IBM announces their newest server, the Z15 which is assembled in Poughkeepsie.
IBM is layingÂ off employees as the country struggles with the economic implications of slowing the spread of coronavirus.
The Armonk-based company did not specify how many people had been laid off or which facilities are impacted, though representatives said job reorganization was alluded to during previous earnings discussions. That includesÂ last month’s first quarter report in which it reported a drop in revenue and withdrew its full-year projects in the wake of the pandemic.
New York is among the states impacted according to multiple news outlets, as well asÂ California, MissouriÂ and Pennsylvania. The company noted it reviews its workforce each year.
“IBMâs work in a highly competitive marketplace requires flexibility to constantly remix to high-value skills, and our workforce decisions are made in the long-term interests of our business,”Â the company said in a statement provided by spokesperson Tim Davidson. He noted, “Recognizing the unique current conditions, IBM is offering subsidized medical coverage to all affected U.S. employees through June 2021.”
IBM has locations in Poughkeepsie and Yorktown. Both sites have been heavily involved in the company’s push into quantum computing, and Poughkeepsie is where Big Blue’s z Systems mainframes are designed and produced.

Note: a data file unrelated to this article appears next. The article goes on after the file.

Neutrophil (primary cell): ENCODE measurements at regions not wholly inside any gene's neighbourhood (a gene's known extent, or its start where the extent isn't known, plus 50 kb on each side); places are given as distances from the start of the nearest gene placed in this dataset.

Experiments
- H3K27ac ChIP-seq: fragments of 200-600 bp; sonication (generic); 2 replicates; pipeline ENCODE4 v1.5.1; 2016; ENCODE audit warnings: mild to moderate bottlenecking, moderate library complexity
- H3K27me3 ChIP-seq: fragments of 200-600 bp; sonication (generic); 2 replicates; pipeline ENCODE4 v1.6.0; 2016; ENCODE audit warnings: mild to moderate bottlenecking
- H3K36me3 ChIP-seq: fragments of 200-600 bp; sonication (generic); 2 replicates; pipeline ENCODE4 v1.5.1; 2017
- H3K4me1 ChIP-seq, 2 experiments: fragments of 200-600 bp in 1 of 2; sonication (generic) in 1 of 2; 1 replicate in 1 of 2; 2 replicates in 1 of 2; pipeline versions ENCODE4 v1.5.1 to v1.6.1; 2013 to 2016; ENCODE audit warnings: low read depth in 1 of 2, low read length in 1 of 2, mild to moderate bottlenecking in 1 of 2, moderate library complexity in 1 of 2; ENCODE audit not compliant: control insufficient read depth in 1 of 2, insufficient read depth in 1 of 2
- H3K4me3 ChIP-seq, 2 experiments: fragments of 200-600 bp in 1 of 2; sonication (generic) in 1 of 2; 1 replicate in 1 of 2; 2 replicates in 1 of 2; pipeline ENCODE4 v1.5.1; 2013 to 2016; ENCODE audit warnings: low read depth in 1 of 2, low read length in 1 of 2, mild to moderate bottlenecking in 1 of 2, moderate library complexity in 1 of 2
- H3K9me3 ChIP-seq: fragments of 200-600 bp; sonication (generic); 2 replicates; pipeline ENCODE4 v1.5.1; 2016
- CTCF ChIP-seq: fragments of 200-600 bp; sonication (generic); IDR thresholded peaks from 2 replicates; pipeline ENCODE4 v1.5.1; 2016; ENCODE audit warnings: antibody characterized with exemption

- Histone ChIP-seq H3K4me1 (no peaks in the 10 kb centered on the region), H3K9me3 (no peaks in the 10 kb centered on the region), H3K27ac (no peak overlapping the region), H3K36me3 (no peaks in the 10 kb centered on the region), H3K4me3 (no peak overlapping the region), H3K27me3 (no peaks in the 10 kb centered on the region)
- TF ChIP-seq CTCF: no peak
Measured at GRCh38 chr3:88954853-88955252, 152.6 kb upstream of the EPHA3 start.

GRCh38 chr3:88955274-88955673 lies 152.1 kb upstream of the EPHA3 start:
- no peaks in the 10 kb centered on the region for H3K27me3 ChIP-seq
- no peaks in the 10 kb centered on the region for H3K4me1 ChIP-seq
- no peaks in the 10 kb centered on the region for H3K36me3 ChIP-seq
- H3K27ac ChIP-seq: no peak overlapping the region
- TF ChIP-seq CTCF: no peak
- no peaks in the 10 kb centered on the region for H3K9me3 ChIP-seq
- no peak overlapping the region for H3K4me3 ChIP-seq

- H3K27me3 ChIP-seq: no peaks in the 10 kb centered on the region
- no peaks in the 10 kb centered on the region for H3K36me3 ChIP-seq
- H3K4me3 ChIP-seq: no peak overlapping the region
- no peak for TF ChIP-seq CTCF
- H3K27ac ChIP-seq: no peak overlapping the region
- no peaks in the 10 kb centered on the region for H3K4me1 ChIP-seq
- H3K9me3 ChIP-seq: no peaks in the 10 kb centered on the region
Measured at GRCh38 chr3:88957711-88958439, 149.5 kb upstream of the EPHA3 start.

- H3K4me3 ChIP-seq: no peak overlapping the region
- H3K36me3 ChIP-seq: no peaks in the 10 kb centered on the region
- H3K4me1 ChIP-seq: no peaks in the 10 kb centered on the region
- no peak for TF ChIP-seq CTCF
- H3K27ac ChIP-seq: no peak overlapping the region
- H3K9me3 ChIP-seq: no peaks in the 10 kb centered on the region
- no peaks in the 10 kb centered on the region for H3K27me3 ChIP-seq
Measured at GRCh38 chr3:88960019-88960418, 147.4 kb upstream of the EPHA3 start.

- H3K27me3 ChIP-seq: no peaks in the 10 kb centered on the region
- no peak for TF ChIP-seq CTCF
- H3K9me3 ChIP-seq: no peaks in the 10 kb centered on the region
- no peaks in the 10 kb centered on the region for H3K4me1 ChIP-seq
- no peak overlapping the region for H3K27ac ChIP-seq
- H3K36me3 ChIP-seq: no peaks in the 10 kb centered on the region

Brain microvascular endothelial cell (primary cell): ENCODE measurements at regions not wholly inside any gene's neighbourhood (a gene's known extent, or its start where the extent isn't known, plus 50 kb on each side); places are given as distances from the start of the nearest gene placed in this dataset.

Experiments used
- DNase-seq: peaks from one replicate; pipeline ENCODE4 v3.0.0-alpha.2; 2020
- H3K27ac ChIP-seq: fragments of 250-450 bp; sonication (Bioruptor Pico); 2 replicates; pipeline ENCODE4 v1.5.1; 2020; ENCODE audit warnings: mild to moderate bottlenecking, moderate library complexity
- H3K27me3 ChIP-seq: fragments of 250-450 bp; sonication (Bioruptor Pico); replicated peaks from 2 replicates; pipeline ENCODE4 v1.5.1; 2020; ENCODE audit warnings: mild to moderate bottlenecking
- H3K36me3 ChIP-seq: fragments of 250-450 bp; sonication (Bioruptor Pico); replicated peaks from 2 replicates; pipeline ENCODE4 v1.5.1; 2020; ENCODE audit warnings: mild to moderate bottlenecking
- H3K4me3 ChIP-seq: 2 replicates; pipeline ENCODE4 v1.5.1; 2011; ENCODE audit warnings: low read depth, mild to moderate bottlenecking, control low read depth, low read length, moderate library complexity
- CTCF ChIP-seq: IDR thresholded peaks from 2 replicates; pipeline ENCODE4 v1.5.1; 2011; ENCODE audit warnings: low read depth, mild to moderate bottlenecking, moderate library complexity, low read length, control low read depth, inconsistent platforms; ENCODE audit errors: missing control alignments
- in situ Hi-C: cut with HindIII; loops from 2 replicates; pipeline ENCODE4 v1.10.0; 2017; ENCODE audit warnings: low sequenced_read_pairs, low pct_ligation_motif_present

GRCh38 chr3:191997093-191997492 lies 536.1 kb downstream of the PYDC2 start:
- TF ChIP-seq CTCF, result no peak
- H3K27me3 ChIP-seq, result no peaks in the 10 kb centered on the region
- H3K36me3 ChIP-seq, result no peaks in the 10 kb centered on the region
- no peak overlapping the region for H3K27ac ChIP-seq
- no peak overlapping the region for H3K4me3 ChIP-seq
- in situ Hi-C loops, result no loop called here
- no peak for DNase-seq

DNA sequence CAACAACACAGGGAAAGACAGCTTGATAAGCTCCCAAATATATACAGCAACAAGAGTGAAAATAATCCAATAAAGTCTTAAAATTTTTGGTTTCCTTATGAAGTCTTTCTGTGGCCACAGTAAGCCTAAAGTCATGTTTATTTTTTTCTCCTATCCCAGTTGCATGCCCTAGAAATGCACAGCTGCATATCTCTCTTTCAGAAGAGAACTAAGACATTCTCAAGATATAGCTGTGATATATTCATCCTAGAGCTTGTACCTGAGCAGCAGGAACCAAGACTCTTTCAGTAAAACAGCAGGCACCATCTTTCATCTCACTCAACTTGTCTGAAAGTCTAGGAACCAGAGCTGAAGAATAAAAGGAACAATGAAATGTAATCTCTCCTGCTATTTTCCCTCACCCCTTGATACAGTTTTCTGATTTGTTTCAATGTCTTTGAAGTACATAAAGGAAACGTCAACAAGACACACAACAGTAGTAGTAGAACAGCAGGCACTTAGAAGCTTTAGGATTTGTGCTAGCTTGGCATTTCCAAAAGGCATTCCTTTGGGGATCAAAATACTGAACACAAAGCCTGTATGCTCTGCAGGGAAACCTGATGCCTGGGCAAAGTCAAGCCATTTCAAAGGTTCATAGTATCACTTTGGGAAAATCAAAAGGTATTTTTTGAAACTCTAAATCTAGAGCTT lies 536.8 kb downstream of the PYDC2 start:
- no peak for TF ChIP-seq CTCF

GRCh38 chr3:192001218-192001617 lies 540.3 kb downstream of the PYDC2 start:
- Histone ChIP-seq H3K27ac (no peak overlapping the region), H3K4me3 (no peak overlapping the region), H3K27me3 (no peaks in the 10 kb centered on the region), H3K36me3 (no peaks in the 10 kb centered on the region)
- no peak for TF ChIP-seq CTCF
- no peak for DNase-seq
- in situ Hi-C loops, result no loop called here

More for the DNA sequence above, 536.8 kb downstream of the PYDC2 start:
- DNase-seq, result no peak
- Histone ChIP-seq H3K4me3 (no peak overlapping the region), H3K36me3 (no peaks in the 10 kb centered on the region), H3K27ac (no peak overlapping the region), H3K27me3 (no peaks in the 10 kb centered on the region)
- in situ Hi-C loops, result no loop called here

The cuts come two months after CEO Arvind Krishna took the helm of the company from 40-year veteranÂ Ginni Rometty.
IBM’s original projections forÂ 2020 called for “sustained revenue growth.”
IBM CFO, James Kavanaugh discussedÂ “structural actions to improve the competitiveness of the Global Technology Services business” during theÂ earnings call in April, when the technology company announced it was taking a charge against earnings, said Davidson.Â
IBM for decades was the largest employer in Dutchess County. That changed with years of job cuts and its transaction with GlobalFoundries in which IBM left its East Fishkill campus.
Though cuts on the Poughkeepsie campus have not been confirmed, the changes come as Dutchess County is dealing with the economic realities of the COVID-19 pandemic.
Dutchess has lost 21,000 jobs, or 17.5% of jobs, in the service industry between April 2019 and 2020. The majority of those jobs were lost this April, said Ron Hicks, assistant county executive.Â
County officials remain optimistic in light of these cuts to the job market. IBM remainsÂ one of the regions biggest employers.
“We believe we will see a seismic shift from the heart of the New York metropolitan area to the suburbs not just of people, but of businesses. This would create new opportunity,” Hicks said.
Saba Ali: [email protected]; 845-451-4518.
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